JASPER — The Dubois County Community Foundation was awarded a grant of $4.4 million through the Lilly Endowment Inc. Giving Indiana Funds for Tomorrow initiative. The grant will support efforts to bolster mental health and substance abuse resources in the county and surrounding area.

Mental health and substance abuse affects many families in the county in some way, said Clayton Boyles, the community foundation’s executive director.

“Mental health and substance abuse don't discriminate based on race, gender or socioeconomic status,” he said.

A crucial part of the recovery process for those struggling with substance abuse disorders is access to mental health services. In rural communities, recruiting mental health professionals is a continual challenge, said Jodi Richardson, co-chair of the Dubois County Public Health Partnership’s Mental Health Committee.

“We recognize there is a lack of mental health providers locally, statewide and now even nationally,” she said.

Dubois County is identified as a Health Professional Shortage Area, which is a federal designation that indicates a shortage of health and mental health care providers per capita. The community foundation discussed in its grant proposal how rural communities are unable to pay competitive wages and provide professional development opportunities that many urban areas offer.

In addition, many mental health professionals are working via telehealth now, Richardson said, which makes it harder to attract mental health providers to the area.

With the grant, recipients such as Memorial Hospital and Health Care Center and LifeSpring Health Systems will recruit and retain more mental health professionals.

But curbing substance abuse expands far beyond mental health services, Boyles said. It includes addressing children in school with prevention measures. It includes helping people who are already in the criminal justice system.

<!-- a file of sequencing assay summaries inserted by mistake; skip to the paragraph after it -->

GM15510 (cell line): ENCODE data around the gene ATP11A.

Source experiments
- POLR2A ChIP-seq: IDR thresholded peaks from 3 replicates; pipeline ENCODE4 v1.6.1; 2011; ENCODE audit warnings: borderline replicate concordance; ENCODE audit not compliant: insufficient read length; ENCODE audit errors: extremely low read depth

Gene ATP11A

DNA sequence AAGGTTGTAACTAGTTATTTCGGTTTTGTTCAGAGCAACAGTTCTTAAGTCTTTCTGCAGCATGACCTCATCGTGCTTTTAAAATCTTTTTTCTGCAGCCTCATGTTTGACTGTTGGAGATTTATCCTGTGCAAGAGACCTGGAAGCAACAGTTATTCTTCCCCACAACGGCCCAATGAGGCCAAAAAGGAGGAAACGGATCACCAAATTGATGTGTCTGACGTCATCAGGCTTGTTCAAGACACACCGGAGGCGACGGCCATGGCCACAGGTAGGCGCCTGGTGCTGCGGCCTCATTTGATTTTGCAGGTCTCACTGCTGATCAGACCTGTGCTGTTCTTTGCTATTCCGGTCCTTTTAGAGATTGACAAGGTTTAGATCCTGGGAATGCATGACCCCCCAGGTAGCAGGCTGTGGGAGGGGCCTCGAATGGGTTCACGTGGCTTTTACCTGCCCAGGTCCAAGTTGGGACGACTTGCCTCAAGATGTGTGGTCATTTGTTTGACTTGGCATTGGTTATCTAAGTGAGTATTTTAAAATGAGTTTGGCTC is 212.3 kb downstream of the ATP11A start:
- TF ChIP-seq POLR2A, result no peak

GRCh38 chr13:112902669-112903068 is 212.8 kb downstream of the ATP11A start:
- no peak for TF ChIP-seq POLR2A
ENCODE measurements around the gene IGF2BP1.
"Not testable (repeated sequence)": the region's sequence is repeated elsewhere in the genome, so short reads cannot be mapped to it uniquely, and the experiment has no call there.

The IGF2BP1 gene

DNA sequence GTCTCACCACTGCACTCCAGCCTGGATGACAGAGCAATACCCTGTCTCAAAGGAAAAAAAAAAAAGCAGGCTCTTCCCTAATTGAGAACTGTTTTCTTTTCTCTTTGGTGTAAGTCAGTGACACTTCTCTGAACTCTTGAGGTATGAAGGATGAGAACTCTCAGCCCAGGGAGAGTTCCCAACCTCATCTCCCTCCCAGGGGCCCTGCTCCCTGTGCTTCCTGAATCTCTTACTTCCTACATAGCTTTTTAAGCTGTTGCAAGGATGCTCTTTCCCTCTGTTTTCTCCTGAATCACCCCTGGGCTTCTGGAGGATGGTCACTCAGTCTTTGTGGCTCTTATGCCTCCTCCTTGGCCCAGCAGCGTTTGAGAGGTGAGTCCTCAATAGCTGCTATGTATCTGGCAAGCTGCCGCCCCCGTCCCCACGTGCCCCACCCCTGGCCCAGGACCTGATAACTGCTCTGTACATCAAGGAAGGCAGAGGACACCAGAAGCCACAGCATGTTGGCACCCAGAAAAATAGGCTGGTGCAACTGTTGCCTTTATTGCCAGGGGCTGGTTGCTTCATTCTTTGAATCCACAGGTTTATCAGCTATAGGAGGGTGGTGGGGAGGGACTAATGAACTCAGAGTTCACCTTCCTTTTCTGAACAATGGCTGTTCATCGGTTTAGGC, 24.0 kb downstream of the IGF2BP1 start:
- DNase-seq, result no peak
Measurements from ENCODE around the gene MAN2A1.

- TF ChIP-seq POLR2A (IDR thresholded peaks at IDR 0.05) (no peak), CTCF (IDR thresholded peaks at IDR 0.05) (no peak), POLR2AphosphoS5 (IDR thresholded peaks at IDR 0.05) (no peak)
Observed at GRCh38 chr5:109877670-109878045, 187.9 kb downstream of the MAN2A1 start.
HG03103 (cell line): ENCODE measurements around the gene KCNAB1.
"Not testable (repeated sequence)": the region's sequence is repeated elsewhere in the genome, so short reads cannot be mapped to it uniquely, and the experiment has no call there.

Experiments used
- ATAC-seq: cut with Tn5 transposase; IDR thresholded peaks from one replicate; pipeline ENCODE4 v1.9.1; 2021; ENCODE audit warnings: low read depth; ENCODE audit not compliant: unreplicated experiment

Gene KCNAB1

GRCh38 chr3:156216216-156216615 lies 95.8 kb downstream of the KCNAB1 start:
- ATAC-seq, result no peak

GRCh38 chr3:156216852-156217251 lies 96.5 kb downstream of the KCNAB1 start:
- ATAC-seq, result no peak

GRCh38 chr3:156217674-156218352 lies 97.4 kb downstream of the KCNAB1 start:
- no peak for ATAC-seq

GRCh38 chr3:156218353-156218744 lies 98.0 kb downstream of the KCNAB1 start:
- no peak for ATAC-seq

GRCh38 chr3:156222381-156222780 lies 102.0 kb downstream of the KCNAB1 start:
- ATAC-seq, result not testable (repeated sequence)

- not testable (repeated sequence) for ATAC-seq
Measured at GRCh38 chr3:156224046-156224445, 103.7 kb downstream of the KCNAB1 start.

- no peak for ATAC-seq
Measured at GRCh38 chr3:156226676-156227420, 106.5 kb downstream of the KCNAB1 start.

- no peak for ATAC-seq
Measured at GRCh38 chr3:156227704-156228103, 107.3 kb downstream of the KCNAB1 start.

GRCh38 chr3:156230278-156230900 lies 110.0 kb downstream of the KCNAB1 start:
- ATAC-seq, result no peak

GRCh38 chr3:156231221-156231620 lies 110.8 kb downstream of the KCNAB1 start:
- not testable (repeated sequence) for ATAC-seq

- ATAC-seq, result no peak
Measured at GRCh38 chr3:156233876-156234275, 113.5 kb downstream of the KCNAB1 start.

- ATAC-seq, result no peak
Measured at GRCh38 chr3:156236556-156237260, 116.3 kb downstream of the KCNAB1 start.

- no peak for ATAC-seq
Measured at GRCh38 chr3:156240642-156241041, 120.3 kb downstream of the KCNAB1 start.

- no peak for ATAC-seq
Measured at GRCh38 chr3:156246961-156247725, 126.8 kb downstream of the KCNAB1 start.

Megan Durlauf, director of the Dubois County Community Corrections Center, said many people in the work release and home detention program are battling substance abuse disorders and struggle to pay for treatment services outside of the program. With the grant's help, community corrections will expand on its treatment options and provide services with as few fees as possible.

Additionally, substance abuse treatment services include providing safe recovery homes and helping people get and retain employment. Despite the county’s strong local economy and low unemployment rate, employers are still facing a workforce shortage, the community foundation said in its grant proposal. This likely ties back, at least in part, to substance abuse disorders.

“We are trying to holistically address mental health and substance abuse,” Boyles said. “We’re not just looking at, ‘Okay, go get treatment.’”

The community foundation started research for the grant in 2018. But for about the past five years, the foundation has been communicating with other groups, from corrections facilities to health care providers to private businesses — all of whom agreed that mental health and substance abuse resources are underdeveloped in the community.

“This truly was a community effort,” said Nicole Lampert, communications and engagement manager for the community foundation.

The foundation will be awarded the full grant payout this year, and disbursements will start in 2021. Recipients include Memorial Hospital and Health Care Center, LifeSpring Health Systems, Dubois County Community Corrections, Dubois County CARES and Next Step Recovery Home.